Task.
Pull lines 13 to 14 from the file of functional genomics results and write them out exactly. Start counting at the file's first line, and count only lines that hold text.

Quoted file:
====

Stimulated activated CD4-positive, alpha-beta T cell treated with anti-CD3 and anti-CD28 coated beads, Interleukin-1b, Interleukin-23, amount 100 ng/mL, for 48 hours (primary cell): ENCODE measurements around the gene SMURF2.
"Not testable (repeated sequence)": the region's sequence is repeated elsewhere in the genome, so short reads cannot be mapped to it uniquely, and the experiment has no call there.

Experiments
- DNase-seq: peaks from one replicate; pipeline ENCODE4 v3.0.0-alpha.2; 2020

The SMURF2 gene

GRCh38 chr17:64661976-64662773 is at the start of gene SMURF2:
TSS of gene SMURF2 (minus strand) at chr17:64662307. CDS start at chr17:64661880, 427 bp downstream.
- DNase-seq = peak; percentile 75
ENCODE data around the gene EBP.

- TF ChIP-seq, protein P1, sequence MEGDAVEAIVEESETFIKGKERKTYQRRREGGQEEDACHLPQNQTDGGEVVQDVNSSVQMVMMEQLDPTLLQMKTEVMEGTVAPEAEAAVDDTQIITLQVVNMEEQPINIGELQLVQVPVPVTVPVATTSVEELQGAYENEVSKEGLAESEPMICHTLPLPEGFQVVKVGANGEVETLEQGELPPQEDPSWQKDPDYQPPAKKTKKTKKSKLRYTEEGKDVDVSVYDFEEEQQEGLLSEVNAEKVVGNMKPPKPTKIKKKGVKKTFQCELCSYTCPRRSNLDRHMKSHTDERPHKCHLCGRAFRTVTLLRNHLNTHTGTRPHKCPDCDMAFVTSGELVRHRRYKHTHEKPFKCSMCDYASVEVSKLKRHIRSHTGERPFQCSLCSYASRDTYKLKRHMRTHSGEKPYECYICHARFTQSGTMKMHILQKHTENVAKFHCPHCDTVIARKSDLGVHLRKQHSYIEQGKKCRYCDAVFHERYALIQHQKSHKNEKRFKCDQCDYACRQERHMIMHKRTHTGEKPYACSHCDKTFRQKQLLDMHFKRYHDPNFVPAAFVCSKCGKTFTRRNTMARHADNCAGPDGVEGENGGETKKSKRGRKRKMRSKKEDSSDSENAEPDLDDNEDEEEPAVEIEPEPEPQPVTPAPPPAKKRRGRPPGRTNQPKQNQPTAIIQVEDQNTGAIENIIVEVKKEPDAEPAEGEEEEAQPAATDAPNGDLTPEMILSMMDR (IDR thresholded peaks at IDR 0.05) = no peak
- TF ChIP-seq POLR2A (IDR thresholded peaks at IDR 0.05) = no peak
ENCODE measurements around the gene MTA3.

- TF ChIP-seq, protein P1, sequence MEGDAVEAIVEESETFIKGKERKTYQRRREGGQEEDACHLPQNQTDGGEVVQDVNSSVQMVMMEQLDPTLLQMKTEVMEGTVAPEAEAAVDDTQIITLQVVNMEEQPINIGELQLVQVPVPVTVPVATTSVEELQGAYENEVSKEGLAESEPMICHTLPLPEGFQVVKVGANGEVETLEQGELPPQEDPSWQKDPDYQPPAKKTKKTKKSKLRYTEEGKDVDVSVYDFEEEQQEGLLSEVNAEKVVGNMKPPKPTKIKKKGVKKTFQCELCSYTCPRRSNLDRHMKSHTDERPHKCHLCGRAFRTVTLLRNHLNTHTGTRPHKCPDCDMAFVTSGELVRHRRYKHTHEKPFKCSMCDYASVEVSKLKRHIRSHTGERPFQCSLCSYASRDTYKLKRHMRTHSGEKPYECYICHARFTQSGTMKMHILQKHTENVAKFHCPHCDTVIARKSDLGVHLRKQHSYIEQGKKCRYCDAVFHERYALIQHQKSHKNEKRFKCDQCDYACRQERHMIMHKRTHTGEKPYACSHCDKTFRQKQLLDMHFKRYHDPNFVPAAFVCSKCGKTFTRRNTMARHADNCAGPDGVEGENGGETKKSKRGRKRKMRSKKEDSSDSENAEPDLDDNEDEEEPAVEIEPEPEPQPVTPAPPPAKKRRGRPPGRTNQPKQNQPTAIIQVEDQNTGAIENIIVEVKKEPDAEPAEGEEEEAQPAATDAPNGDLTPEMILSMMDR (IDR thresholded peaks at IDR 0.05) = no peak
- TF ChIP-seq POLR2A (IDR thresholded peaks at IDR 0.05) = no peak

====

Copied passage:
- TF ChIP-seq, protein P1, sequence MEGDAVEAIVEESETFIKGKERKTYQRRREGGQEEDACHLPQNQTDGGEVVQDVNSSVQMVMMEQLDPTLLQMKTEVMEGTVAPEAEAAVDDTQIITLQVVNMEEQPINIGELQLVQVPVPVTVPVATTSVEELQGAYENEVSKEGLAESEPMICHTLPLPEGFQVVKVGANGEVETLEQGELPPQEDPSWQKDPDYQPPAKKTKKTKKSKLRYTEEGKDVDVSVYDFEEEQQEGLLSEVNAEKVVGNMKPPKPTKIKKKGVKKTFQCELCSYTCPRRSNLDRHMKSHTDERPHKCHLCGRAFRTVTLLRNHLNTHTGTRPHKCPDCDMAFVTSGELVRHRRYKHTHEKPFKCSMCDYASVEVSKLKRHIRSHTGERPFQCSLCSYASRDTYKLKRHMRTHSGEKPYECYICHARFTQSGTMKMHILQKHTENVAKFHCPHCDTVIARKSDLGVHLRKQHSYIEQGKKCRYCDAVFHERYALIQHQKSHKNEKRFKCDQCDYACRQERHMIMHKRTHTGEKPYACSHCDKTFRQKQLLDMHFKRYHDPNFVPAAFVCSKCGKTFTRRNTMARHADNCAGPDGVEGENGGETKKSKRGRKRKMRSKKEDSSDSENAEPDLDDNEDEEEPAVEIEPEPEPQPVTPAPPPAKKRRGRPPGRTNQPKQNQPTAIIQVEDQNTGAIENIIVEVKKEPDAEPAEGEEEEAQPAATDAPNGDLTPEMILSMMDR (IDR thresholded peaks at IDR 0.05) = no peak
- TF ChIP-seq POLR2A (IDR thresholded peaks at IDR 0.05) = no peak